It was just four and a half months ago that Matamela Cyril Ramaphosa won the presidency of the African National Congress (ANC) that governs South Africa.
Pundits said at the time that the post-colonial narrative was fixed: the ANC was irredeemably corrupt, Nkosazana Dlamini-Zuma would win and protect her ex Jacob Zuma and his legacy, and the decade-long nightmare of Zuma’s kleptocracy would become a decade longer and gloomier, by the end of South Africa would be bankrupt, broken and buggered.
But in the 128 days since Ramaphosa took over the reins, South Africans have had to learn again to imagine that they might be free, and to have hope in the future. 2018 may not feel like 1994, but it comes a close second. The will to believe is taking root.
Initially, and appropriately, Ramaphosa faced massive skepticism. He was deputy to Zuma’s presidency, he was one of the top six ANC officials and Zuma happened under his nose. South Africans were repeatedly warned that he’d become leader – by a slim majority – of the same ANC that made Zuma. And that he would be weak, immobilised, imprisoned by the compromise among the top six that got elected at the ANC conference to run the party.
Immediately after he won the ANC presidency, the beatific left tried to brand him ‘RamaZupta’, a moment of flatulent sloganeering that imploded as it came up against South Africans’ collective will to believe, and Ramaphosa’s actions. Opposition parties also suffered from a will to believe and a need to oppose.
The early signs were good but superficial – meetings started on time. Khoisan leaders on hunger strike, ignored by Zuma, were met by Ramaphosa, and left contented. Small things, however, that at least hinted of bigger changes to come.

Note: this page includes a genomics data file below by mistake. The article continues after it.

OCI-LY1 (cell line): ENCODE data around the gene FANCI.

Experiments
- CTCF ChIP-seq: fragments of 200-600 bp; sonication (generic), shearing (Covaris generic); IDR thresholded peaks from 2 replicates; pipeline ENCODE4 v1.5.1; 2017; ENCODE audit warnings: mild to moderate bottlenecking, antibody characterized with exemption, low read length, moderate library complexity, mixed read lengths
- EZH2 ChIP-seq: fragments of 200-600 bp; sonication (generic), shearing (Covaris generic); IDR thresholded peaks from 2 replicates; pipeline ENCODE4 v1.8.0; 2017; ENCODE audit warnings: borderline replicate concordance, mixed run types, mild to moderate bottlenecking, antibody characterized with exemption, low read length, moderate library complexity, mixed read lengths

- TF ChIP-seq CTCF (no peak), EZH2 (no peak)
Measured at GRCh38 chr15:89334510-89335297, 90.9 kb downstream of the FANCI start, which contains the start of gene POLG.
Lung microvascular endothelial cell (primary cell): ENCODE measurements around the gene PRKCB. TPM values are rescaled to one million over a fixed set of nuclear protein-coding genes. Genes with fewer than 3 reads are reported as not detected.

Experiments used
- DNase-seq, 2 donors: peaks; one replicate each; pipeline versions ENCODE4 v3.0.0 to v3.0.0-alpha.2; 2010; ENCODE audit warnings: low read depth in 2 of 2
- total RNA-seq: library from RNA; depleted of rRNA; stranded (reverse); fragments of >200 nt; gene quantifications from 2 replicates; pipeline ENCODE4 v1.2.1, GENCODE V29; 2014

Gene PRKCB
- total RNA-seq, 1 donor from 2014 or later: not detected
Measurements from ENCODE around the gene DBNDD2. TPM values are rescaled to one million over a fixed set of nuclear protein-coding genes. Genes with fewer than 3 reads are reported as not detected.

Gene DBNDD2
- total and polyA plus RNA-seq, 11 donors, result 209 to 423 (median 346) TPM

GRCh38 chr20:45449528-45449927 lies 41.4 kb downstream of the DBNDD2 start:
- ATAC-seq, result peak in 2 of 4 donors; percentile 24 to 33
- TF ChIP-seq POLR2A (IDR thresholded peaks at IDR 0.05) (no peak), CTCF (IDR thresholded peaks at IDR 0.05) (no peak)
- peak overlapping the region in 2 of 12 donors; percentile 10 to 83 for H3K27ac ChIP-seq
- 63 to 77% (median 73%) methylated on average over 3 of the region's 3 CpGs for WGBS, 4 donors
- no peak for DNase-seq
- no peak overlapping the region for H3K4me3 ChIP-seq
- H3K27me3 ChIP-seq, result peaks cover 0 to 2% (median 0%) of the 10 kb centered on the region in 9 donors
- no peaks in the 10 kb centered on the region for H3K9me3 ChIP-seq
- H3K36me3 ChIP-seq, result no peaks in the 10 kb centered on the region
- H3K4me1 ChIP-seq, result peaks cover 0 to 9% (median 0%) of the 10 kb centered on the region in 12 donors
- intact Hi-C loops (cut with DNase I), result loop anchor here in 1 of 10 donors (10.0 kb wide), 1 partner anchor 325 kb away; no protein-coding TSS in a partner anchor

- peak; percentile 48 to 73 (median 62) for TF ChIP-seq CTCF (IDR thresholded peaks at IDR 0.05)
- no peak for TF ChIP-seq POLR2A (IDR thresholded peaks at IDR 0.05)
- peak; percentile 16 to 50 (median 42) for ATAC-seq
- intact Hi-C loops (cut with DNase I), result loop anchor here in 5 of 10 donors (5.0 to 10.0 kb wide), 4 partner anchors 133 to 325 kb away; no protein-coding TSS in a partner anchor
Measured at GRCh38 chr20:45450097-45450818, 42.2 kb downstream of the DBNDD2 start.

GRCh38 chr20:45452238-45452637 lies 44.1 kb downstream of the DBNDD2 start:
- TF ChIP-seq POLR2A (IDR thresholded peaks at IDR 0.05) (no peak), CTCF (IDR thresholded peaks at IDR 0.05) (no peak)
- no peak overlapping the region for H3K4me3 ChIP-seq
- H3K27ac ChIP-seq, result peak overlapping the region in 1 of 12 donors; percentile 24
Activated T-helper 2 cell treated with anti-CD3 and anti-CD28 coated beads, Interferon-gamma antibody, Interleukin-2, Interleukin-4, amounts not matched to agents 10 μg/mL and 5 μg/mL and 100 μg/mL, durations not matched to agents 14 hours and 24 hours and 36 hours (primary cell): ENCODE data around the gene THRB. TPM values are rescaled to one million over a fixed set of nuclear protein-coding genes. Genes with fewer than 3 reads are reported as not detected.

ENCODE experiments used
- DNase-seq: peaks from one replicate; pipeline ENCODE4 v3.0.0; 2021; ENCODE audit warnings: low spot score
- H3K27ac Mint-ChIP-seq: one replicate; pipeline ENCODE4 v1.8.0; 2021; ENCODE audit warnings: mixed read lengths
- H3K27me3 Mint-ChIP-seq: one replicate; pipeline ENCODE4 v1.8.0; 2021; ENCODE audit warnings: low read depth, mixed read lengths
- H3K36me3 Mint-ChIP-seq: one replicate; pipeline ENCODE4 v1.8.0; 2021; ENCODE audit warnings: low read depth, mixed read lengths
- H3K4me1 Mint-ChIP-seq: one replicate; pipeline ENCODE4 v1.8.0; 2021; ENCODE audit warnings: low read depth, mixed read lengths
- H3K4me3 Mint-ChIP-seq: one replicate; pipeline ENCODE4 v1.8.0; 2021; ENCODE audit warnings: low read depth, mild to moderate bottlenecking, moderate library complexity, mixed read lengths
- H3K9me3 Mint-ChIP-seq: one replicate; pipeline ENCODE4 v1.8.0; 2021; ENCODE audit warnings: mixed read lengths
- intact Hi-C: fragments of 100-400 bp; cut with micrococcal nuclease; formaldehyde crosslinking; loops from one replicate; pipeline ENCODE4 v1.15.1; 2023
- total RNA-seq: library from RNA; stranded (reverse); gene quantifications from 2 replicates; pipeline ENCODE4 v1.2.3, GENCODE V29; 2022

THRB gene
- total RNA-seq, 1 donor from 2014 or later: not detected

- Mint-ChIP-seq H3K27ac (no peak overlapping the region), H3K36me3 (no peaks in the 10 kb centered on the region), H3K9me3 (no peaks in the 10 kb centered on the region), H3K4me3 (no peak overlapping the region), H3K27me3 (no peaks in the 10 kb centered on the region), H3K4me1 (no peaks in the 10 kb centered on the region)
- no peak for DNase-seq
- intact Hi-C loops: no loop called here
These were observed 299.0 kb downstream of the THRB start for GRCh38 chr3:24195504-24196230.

Revenge is best served cold
After a decade of watching, helpless, as South Africa was sliced and diced by venal hacks – whether corporate, political, local or foreign, slick or unutterably incompetent – what (most) people most wanted from Ramaphosa was vengeance. Heads needed to roll, and immediately. Bloodletting was needed, to heal the country from all that had gone before, whether in national, provincial or local spheres, in corporate boardrooms or state owned enterprises.
But South Africans have come to learn that Ramaphosa does not work that way. They’re learning that he’s the master of coincidence.
128 days ago, commentators predicted that Zuma would not step down, that he would present the State of the Nation address and so on – but the day dawned to the news that his close allies were being raided over corruption allegations. By 10pm Zuma had gone. Ramaphosa did not need to say or do anything.
And developments moved thick and fast with news that those who’d previously seemed untouchable, such as the Gupta family, suddenly looked distinctly vulnerable. The family is accused of having captured the South African state, with the help of their friend, Zuma.
The Guptas, with rather better-attuned political instincts than Zuma, had already packed up and gone , leaving the odd, obscure relative to share the benches of accused as police opened dockets and pressed charges.
Some 120 days later, the North West province was in flames and demanding the removal of Premier Supra Mahumapelo. Coincidentally, again, the Sunday Times ran a front page story showing how Mahumapelo had allegedly defrauded a programme for aspirant black farmers to deliver 28 cows and a bull to a beaming Zuma in 2016.
Within a day, the formerly untouchable premier was reading from the script – I serve at the ANC’s pleasure, the ANC will tell me to stay or go, offering his head on a platter to Ramaphosa. What another lovely coincidence.